Woody debris and tree regeneration dynamics following severe wildfires in Arizona ponderosa pine forests
The authors sampled post-fire surface fuels, woody debris and regeneration along a chronosequence of eighteen years within ponderosa pine stands that burned at high severity to understand how surface fuels change with time since fire.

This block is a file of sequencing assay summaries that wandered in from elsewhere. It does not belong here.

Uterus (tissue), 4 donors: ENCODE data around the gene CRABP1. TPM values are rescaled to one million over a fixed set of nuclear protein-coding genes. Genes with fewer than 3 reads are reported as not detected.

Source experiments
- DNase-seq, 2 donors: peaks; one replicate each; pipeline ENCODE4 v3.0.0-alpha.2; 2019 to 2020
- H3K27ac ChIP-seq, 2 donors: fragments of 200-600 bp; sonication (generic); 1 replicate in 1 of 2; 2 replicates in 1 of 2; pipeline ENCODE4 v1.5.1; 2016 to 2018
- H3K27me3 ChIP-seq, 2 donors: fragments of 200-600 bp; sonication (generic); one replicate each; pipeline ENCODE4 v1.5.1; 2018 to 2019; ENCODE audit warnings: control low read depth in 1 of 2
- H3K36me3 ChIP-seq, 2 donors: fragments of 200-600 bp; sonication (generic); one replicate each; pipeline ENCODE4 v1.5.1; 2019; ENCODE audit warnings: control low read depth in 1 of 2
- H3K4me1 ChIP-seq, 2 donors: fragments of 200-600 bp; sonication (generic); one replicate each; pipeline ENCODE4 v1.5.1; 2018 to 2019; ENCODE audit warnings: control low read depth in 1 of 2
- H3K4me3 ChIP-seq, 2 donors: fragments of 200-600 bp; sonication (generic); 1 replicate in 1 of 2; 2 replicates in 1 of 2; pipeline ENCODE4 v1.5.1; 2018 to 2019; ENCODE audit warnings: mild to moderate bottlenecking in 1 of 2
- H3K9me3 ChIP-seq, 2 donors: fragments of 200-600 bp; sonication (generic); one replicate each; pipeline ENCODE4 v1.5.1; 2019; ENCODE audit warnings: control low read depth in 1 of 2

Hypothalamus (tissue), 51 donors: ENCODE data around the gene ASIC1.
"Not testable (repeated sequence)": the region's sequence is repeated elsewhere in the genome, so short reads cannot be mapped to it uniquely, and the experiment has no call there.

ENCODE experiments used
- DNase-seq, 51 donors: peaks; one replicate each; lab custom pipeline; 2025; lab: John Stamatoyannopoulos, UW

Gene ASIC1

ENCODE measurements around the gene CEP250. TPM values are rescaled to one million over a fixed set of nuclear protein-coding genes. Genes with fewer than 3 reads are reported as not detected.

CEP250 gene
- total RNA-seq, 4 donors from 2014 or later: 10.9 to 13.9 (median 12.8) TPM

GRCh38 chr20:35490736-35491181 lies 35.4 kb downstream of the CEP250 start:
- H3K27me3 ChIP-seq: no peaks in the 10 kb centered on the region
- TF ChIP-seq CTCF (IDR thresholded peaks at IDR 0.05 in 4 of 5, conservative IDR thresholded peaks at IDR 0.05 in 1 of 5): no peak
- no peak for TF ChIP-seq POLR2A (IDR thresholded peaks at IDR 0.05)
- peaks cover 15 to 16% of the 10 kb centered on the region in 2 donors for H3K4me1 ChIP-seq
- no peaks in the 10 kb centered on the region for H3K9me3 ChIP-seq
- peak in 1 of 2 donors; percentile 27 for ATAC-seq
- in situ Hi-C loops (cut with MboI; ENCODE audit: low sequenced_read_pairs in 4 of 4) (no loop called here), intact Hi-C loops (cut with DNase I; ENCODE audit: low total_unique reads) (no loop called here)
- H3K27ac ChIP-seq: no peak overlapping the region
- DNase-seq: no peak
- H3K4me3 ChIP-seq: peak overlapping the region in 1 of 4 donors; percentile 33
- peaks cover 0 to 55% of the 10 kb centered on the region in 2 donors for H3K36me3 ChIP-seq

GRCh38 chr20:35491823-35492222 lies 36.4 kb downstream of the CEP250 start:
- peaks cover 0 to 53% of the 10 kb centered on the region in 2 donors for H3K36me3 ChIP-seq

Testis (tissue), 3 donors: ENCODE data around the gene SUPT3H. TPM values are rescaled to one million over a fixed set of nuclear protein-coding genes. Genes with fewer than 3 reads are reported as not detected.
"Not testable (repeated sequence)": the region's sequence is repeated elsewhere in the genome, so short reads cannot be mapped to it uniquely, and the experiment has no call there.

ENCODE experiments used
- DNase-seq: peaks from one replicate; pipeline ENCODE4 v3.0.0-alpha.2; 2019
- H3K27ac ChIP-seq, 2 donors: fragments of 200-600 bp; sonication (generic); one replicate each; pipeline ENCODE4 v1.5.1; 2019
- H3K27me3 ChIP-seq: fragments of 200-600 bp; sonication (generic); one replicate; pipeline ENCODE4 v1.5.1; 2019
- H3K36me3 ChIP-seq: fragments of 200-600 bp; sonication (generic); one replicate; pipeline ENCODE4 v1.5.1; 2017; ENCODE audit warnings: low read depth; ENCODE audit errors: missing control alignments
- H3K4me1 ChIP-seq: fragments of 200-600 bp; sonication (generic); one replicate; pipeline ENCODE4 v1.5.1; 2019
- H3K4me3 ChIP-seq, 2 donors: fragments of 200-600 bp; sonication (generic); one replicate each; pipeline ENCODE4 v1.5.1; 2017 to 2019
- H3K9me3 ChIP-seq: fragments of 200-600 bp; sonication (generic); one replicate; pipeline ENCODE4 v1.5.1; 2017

The authors found that snag density rapidly declined as time since fire increased as snags fell rapidly in the first few years post-fire and transitioned to other snag condition classes soon after. Course woody debris loading increased with time since fire and peaked between 6-12 years post-fire, but was still within recommended management values, until it turned into rotten wood at approximately 16 years post-fire. The authors also found that after severe fires, over half of the sites lacked any ponderosa pine regeneration and was more likely to be dominated by sprouting species, although one site did have hyperdense pine regeneration. The authors suggest that these sites may go decades as shrublands or grasslands, and it remains to be seen if they return to a forested state.